He is so young, and you are probably all still in shock.It takes time to process and come to terms with a diagnosis like this, not just for the person with dementia but for family members. Acceptance makes it easier to cope, to focus on what you have now but it often doesn't come quickly or easily ! Be patient with yourself. I agree with Shedrech re the school. I am also an ex teacher. As such I would have been horrified to think that one of our pupils was going through such a tough time and I couldn't keep an eye on them, or warn other members of staff that any difficult or unusual behaviours might be coming from stress. I would also tell the school about your teenagers embarrassment and the need for discretion.

  4. #4
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    Hi

    Like your husband I was diagnosed in my mid 50s. My children were/ are in their 20s.
    You said that you sold your husbands car. Did you know that if DVLA decide he cannot hold a license he will qualify for a bus pass? I use mine for local familiar journeys alone and with my wife for longer ones. Today we are going from crystal palace into central London to the theatre using it.
    I was a teacher and I would say urge your son to let the school know your husband's diagnosis so appropriate pastoral support can be offered.
    Regards
    John

    sent from my mobile

  5. #5
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    Hi from the same position

    That could have been me writing that. My husband was diagnosed aged 50 ( although they are now querying that it may be Huntingtons) I have 2 teenage girls doing GCSEs and A levels this year. Please please ignore what your child is saying and contact the school. I asked for a meeting with key teachers for both girls at the same time, so I only had to talk about it once. It means school are aware of the stresses they are going through. They don't get treated any differently but if 1 of them needs time out they get it without question. It's a huge huge thing they are dealing with, school needs to know. There's no help for them out there, nothing specific to their age group. My daughter found that difficult so tried to start a Facebook group for people the same age to just chat.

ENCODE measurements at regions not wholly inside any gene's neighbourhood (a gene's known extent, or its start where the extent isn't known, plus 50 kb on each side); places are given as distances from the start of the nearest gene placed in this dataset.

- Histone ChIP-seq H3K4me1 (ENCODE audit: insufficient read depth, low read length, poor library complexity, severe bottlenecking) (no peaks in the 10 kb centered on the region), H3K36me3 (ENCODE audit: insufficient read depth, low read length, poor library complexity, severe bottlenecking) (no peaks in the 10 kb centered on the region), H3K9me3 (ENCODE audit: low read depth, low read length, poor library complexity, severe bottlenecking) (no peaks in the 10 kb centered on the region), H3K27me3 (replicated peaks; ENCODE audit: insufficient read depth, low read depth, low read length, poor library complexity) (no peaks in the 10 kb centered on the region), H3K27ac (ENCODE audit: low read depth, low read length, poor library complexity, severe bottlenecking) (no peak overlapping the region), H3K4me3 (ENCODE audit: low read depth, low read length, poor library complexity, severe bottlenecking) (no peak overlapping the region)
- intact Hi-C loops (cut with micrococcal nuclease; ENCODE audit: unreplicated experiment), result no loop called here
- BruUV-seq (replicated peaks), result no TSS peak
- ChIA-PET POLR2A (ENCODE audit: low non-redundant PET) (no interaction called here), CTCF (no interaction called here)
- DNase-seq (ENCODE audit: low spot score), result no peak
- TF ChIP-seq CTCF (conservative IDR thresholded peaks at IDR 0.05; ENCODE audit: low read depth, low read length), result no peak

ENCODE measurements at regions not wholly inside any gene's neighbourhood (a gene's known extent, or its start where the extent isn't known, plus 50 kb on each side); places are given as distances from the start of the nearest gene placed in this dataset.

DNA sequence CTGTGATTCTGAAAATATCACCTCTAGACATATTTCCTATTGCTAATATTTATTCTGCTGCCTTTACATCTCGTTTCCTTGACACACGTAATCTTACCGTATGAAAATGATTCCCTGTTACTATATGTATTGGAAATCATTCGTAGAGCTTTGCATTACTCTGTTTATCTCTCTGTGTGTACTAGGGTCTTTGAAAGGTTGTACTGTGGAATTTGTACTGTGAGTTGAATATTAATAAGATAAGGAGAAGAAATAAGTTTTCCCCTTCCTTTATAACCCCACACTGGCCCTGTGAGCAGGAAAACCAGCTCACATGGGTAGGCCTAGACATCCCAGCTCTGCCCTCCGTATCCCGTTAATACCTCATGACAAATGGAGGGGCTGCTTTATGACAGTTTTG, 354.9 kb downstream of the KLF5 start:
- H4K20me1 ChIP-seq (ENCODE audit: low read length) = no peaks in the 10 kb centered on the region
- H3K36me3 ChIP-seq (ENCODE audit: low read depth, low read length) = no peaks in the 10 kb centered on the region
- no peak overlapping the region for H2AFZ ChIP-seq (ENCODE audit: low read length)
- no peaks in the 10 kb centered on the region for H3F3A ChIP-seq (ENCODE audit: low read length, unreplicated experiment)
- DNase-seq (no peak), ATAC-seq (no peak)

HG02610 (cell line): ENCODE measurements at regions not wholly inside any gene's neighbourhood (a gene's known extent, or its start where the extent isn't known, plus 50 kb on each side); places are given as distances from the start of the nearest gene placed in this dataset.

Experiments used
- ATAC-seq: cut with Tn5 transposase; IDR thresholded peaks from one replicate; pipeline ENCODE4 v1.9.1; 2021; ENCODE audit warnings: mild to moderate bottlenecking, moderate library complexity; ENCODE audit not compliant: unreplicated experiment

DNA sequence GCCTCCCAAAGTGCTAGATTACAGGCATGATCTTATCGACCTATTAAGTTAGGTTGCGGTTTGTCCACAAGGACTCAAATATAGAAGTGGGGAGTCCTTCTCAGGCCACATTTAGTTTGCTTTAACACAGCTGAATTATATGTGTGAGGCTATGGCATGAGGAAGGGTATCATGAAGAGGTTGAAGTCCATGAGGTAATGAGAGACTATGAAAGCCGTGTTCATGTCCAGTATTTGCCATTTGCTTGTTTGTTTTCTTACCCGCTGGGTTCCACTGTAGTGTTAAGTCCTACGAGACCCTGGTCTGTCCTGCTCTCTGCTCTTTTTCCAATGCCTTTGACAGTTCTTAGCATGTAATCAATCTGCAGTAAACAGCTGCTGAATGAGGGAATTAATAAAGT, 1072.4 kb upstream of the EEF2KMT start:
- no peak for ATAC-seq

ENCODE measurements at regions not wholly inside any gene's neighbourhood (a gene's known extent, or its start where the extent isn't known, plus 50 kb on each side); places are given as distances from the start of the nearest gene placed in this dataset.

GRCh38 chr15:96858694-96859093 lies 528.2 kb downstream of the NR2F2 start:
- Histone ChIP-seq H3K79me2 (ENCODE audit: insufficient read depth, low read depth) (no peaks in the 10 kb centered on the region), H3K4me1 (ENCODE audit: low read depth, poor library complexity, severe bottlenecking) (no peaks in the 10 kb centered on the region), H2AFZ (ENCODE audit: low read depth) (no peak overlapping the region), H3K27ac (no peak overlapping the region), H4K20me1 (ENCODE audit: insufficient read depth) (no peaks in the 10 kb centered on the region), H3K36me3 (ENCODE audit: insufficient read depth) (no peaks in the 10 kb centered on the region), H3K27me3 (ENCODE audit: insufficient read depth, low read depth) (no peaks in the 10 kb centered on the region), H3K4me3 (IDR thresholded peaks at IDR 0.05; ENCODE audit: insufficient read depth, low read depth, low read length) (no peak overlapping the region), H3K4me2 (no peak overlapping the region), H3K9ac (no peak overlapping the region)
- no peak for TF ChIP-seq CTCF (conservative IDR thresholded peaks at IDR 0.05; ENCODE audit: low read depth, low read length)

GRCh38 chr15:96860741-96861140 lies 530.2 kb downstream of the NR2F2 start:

I met a lovely lady via TP who has helped me a lot as it's good to have people to talk to.
    If you need to chat please don't hesitate to get in touch xx

  6. #6
    Volunteer Moderator jaymor's Avatar
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    Two sites you may find useful. They are aimed at giving support to young carers.



    Site for up to 16 years olds - www.babble.carers.org

    Site for carers 16 to 25 - www.matter.carers.org
    Jay

    Volunteer Moderator and former Carer.

    Feelings are much like waves, we can't stop them from coming but we can chose which ones to surf.

  7. #7
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    Hello from the friend in the same position

    As pb46 said , let the school know. My husband diagnosed 2.5 years ago with alz at 59 , our youngest is 16 and taking gcse this year. She is doing mocks this week and having the biggest wobbles ever! The head of year has been a godsend and has given our daughter soo much support to get her through. The key part being a time out card. If it gets to much she puts card on her desk and has time out seperate to recover.
    Meeting an amazing friend through here has been massive support, we met up in November and are currently planning next one!
    Here anytine for support! X

  8. #8
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    Thank you all

    Wow! What a response to my first post. Thanks to you all for your amazing kindness and generous support. I have arranged to speak with our SW who has agreed to speak to the school, but maybe I will ask for a meeting with the school and the SW together. our 15 year old is really going through it at the moment ..